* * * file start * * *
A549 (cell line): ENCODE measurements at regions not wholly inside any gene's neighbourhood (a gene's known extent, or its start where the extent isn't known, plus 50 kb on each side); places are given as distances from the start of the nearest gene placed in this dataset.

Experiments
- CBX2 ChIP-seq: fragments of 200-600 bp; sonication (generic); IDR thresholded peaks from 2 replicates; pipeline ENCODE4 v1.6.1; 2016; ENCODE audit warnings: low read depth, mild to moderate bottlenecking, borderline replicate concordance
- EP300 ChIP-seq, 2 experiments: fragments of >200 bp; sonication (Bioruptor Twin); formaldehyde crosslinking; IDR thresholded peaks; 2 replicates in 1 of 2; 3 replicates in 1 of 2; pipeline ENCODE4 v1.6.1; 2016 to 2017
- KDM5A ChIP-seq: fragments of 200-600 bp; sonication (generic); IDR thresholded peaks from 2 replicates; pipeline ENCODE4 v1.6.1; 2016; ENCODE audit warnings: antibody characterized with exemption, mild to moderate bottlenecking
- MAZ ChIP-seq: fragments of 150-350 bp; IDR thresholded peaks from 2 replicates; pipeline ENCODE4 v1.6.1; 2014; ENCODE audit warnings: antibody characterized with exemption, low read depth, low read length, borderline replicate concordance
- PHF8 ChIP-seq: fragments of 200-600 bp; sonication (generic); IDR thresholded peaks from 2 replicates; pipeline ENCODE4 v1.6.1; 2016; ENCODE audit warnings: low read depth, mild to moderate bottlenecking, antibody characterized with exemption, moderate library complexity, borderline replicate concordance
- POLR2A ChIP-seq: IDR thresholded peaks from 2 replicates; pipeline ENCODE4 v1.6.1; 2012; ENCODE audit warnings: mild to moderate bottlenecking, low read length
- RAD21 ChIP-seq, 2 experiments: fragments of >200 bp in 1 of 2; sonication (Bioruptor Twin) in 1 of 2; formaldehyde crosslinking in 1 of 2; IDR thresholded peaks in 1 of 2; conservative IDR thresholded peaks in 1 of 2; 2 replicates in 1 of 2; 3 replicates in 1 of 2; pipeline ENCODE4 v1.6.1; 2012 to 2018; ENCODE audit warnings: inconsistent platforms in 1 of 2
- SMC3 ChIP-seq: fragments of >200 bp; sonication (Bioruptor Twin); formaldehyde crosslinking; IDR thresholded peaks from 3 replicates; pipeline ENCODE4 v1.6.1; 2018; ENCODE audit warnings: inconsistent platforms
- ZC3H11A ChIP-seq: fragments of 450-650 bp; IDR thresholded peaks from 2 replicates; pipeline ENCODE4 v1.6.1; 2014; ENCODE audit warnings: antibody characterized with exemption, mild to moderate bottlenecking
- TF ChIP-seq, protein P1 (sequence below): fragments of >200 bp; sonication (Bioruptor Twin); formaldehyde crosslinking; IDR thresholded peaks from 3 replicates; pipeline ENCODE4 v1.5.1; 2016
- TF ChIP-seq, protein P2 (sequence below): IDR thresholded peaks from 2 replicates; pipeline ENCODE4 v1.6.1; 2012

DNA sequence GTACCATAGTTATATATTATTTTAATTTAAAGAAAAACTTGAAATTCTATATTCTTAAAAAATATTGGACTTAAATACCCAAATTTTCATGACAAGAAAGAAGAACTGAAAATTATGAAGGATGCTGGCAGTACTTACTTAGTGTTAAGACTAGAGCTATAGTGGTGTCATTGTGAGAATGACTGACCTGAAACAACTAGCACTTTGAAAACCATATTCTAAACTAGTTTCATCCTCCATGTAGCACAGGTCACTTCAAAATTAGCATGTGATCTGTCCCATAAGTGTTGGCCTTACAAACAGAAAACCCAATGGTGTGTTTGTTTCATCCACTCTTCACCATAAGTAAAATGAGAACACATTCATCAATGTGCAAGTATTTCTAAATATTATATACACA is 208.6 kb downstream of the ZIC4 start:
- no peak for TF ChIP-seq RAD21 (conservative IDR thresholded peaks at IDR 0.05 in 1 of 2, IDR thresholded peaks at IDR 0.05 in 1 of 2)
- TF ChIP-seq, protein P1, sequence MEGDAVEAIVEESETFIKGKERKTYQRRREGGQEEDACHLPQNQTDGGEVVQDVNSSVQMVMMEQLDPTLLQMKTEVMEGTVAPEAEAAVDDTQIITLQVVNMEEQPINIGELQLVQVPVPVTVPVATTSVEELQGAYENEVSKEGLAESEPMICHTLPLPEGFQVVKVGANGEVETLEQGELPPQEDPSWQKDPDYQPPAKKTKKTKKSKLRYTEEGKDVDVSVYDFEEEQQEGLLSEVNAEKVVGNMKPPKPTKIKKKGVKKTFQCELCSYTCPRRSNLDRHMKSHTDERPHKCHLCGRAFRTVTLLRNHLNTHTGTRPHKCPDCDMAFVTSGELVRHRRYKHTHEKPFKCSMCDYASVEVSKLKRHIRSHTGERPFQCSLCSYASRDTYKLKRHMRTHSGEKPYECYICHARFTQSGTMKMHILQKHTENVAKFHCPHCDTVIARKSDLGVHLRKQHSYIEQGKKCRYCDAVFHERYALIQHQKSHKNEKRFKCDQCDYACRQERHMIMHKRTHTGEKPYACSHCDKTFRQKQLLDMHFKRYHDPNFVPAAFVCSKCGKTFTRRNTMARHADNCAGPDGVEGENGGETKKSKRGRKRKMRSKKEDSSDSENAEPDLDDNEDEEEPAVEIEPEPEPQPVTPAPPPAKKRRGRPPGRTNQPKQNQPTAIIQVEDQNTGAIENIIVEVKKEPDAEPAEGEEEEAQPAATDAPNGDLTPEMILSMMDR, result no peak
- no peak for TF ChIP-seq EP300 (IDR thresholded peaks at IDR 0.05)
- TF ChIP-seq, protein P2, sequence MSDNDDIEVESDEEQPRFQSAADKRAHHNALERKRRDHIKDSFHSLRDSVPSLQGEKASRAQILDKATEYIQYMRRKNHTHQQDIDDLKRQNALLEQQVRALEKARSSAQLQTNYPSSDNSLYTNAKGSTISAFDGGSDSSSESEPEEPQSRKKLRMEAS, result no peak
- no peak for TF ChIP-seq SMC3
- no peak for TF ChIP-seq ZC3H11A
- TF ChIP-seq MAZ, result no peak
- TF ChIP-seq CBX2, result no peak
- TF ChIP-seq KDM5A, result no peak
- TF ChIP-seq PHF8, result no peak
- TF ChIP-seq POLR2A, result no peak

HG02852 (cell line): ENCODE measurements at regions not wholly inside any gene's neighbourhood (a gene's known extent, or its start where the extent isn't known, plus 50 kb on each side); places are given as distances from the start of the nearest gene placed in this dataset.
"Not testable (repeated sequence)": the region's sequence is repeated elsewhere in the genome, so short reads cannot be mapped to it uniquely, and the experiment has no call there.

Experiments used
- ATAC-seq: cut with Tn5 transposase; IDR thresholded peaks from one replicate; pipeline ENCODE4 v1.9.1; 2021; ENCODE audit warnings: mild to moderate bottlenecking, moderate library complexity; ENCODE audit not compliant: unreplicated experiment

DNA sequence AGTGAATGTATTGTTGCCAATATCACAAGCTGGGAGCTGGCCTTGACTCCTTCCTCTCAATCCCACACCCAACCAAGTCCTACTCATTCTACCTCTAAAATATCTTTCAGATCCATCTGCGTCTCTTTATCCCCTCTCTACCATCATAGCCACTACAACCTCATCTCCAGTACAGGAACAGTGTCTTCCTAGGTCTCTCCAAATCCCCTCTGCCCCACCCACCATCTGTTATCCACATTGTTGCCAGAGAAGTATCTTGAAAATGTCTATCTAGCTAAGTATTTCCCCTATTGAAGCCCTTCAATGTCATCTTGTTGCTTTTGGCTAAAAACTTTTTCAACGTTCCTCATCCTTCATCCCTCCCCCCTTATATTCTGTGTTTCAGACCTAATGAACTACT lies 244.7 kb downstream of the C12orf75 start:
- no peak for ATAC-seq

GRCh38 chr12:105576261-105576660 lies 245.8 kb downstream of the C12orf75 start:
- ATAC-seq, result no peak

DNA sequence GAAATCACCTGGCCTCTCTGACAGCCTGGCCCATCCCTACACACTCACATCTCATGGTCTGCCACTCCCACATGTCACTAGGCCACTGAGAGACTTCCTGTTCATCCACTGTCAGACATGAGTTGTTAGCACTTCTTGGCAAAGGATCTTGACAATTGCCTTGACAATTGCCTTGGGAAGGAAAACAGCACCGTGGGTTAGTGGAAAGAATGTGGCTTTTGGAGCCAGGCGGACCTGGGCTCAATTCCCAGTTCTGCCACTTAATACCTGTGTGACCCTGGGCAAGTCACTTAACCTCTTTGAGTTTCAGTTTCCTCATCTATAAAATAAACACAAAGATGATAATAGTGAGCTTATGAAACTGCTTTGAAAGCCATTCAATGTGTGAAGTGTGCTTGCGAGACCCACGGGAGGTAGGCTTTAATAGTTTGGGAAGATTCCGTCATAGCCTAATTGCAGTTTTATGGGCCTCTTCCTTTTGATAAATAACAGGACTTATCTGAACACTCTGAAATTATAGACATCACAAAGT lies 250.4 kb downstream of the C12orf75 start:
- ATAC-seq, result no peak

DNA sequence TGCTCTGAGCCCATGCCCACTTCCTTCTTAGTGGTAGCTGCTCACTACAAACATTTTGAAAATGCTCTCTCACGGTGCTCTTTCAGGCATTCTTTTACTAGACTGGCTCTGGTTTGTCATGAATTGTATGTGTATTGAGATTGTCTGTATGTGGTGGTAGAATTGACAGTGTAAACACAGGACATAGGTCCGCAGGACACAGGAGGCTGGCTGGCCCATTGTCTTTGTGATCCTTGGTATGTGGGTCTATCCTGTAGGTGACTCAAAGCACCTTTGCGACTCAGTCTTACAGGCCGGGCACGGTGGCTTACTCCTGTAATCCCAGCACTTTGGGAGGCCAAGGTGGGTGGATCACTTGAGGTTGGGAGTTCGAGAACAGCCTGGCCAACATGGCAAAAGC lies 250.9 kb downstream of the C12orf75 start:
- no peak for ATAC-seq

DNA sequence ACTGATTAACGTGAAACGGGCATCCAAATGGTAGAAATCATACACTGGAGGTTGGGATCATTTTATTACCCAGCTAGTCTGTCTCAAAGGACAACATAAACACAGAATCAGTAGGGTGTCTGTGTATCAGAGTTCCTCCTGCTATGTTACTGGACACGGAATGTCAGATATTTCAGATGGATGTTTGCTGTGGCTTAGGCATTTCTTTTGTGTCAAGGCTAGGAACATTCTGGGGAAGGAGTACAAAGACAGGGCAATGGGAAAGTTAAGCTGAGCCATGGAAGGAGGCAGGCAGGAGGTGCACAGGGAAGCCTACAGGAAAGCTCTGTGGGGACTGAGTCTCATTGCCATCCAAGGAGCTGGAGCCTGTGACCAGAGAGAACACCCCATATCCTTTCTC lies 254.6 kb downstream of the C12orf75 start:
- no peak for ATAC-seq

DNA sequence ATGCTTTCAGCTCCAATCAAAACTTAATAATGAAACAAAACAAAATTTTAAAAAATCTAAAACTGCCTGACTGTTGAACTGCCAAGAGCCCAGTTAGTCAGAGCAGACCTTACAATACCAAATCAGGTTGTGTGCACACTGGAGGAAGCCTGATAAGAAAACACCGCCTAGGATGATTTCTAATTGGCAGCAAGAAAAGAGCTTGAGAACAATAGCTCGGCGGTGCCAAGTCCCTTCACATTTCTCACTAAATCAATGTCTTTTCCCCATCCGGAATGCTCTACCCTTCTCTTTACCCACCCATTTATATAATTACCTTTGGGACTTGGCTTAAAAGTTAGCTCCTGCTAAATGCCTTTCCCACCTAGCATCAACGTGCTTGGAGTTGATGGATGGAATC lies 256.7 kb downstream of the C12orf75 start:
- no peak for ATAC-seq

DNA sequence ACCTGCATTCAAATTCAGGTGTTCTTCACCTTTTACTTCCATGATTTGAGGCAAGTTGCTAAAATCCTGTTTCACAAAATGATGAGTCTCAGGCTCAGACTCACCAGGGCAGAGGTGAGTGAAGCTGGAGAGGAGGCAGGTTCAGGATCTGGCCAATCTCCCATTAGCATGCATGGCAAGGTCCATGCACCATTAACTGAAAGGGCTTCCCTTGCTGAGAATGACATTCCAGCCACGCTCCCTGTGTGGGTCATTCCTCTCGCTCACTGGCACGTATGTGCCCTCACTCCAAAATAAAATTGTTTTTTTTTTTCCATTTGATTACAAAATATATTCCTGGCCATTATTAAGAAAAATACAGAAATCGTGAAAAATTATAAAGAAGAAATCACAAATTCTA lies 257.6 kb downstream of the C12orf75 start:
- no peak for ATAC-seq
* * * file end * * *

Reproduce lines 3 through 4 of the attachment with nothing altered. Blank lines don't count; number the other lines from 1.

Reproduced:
- CBX2 ChIP-seq: fragments of 200-600 bp; sonication (generic); IDR thresholded peaks from 2 replicates; pipeline ENCODE4 v1.6.1; 2016; ENCODE audit warnings: low read depth, mild to moderate bottlenecking, borderline replicate concordance
- EP300 ChIP-seq, 2 experiments: fragments of >200 bp; sonication (Bioruptor Twin); formaldehyde crosslinking; IDR thresholded peaks; 2 replicates in 1 of 2; 3 replicates in 1 of 2; pipeline ENCODE4 v1.6.1; 2016 to 2017